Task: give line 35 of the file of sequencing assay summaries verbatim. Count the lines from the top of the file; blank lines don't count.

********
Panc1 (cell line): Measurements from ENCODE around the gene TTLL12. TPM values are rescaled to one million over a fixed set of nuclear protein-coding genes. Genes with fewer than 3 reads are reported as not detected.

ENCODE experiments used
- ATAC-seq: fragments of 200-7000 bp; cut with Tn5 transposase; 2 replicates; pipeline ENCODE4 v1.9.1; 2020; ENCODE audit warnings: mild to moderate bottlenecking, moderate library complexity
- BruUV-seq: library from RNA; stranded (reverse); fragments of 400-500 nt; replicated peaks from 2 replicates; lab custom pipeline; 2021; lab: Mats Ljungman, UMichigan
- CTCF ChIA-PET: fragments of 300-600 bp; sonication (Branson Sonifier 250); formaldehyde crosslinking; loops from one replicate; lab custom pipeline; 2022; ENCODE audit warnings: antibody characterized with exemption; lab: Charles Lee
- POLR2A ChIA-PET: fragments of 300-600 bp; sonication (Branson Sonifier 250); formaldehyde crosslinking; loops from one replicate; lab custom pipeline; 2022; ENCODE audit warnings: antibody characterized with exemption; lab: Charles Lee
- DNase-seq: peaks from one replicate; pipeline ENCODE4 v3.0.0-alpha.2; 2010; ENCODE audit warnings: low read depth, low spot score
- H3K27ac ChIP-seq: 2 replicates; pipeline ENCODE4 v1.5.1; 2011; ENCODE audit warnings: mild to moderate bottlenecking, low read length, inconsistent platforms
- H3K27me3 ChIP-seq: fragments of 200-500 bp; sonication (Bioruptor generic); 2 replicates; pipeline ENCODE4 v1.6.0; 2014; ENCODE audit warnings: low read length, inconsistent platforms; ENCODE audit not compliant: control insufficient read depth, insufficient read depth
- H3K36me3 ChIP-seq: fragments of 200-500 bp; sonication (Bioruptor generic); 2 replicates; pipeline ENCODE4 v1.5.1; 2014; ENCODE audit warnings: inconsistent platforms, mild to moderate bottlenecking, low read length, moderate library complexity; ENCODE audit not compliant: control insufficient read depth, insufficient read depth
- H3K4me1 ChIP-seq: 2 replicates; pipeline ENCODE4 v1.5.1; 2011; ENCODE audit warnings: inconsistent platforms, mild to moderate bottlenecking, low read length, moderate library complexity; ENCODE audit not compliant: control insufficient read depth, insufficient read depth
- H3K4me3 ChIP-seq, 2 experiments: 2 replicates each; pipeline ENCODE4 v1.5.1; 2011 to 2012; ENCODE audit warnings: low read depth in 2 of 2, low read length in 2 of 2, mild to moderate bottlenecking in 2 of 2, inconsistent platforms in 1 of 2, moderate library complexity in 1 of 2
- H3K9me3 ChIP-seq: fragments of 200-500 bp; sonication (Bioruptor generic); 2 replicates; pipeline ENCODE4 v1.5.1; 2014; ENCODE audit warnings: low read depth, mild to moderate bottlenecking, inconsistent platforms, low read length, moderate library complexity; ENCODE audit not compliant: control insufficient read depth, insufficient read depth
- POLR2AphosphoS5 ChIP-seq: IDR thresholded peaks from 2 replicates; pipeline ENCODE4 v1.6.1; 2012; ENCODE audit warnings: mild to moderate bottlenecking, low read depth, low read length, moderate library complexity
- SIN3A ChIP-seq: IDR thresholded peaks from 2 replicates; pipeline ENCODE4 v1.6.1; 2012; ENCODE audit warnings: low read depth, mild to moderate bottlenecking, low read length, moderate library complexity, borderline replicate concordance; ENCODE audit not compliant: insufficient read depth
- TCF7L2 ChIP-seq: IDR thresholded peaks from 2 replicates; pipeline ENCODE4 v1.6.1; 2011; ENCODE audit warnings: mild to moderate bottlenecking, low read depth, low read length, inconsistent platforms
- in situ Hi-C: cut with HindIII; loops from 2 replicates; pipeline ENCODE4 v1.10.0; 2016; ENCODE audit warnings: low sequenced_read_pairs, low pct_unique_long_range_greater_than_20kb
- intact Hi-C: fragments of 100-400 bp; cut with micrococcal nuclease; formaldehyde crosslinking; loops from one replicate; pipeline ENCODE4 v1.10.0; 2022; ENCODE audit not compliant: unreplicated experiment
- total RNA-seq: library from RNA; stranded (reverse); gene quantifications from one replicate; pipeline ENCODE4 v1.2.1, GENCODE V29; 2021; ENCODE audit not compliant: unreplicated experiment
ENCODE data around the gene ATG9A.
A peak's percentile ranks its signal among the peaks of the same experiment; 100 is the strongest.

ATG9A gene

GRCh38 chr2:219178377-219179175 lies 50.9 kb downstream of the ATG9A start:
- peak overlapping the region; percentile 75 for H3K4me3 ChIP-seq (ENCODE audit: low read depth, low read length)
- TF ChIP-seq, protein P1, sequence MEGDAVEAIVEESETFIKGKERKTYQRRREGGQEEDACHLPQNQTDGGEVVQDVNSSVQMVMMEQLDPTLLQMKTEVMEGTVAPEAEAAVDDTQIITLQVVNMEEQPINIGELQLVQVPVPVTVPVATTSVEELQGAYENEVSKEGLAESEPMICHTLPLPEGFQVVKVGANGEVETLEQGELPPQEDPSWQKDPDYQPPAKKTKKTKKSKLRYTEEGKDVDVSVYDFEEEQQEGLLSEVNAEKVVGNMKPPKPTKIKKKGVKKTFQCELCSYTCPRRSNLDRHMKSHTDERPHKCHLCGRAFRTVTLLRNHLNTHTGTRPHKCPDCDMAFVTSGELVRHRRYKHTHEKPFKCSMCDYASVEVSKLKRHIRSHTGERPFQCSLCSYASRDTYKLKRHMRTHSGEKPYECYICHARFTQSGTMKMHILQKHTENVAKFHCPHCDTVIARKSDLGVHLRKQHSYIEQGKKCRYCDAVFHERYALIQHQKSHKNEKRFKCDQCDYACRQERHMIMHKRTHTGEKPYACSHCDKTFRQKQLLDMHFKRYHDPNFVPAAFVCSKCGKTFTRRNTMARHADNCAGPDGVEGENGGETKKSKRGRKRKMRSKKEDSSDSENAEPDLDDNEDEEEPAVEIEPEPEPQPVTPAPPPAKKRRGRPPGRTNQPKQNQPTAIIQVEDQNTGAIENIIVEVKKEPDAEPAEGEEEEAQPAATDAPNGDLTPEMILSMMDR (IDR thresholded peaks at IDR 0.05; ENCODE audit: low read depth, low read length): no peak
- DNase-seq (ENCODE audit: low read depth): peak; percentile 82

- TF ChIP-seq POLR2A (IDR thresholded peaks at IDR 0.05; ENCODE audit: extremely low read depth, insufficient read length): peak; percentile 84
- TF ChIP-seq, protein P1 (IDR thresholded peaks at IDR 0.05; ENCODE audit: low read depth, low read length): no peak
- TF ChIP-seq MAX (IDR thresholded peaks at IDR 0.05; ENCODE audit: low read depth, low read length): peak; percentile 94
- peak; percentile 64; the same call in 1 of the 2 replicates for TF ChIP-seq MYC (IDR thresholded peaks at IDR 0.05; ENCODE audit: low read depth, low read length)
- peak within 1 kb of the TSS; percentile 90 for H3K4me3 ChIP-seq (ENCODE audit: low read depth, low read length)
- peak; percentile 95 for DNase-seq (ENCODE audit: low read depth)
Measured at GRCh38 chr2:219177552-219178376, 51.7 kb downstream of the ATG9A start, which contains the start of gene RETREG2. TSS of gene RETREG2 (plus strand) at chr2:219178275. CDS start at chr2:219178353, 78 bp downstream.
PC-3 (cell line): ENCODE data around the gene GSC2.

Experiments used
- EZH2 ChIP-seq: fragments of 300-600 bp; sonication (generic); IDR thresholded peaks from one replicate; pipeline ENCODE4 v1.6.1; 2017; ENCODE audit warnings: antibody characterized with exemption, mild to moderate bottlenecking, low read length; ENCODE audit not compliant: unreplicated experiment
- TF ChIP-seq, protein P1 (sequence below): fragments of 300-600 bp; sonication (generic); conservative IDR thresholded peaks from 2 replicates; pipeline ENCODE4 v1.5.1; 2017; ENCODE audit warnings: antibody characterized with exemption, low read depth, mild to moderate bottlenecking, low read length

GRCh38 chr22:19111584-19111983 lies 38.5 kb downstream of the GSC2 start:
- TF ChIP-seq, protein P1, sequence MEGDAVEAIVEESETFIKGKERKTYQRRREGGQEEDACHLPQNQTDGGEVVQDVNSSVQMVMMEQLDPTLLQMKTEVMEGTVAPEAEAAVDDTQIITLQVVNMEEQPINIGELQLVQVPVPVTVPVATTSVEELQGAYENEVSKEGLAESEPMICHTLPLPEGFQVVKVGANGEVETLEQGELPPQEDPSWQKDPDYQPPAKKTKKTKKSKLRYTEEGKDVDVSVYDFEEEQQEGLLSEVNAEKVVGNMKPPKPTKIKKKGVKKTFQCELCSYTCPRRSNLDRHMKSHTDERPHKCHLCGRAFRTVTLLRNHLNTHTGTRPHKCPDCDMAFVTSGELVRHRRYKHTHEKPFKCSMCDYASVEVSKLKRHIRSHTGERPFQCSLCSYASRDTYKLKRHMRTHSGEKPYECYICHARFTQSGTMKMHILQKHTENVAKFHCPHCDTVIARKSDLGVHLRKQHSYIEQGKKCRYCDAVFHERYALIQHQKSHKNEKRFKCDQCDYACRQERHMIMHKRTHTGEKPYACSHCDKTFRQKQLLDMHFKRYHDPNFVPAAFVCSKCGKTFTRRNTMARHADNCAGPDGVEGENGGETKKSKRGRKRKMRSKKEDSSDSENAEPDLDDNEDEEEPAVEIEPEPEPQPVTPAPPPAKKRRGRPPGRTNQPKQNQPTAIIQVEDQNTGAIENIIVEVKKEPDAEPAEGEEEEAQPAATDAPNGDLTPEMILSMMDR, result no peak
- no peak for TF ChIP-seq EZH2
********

Experiments used